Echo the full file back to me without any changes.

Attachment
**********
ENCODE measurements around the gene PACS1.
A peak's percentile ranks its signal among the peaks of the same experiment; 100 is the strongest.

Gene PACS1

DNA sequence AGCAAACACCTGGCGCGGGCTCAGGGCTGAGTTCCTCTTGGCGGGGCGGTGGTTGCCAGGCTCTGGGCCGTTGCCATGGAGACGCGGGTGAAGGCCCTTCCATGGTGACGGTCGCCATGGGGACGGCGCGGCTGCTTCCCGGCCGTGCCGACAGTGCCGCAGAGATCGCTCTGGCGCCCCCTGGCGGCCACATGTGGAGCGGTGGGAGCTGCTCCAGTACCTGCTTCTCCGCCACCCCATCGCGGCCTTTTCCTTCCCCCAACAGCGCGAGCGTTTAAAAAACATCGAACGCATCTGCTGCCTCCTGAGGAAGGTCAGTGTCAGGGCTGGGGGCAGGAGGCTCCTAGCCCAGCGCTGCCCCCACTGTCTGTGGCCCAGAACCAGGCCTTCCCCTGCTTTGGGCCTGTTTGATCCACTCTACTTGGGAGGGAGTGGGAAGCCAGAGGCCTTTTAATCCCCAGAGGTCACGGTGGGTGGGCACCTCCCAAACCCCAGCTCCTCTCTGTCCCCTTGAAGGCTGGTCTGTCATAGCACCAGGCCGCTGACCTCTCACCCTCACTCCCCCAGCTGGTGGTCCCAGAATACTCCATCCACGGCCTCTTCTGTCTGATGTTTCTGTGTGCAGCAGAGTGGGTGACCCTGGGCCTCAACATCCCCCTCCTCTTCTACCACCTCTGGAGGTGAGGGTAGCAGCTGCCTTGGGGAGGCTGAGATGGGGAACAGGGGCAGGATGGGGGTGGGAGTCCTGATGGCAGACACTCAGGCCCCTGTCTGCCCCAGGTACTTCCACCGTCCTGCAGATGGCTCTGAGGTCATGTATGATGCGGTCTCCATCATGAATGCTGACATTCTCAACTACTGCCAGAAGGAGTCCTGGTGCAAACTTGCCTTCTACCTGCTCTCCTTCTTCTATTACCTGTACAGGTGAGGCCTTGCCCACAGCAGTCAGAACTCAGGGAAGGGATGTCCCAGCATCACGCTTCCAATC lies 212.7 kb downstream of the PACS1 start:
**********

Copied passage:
ENCODE measurements around the gene PACS1.
A peak's percentile ranks its signal among the peaks of the same experiment; 100 is the strongest.

Gene PACS1

DNA sequence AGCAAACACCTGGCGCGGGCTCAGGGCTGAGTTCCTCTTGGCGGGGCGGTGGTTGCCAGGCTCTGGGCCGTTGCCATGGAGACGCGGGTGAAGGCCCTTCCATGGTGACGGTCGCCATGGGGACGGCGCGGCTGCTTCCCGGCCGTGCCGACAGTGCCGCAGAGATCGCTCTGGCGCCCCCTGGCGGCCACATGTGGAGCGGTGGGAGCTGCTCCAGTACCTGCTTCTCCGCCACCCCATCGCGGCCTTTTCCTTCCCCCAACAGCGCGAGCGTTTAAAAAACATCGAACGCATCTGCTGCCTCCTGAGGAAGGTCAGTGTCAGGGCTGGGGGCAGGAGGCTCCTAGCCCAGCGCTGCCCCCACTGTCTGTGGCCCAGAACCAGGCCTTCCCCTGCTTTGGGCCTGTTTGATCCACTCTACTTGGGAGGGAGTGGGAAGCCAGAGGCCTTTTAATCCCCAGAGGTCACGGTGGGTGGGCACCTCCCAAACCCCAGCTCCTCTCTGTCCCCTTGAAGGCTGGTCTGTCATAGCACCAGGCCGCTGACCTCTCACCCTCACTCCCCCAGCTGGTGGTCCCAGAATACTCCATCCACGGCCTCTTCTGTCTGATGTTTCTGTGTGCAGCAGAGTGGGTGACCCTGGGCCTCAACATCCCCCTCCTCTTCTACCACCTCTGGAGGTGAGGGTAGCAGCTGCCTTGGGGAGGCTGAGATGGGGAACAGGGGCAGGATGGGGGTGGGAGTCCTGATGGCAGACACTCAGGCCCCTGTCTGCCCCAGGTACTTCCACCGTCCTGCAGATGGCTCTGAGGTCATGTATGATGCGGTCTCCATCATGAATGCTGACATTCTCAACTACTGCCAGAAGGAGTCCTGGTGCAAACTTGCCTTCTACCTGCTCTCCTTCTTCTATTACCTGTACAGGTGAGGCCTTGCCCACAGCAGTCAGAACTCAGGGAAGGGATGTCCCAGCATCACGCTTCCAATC lies 212.7 kb downstream of the PACS1 start: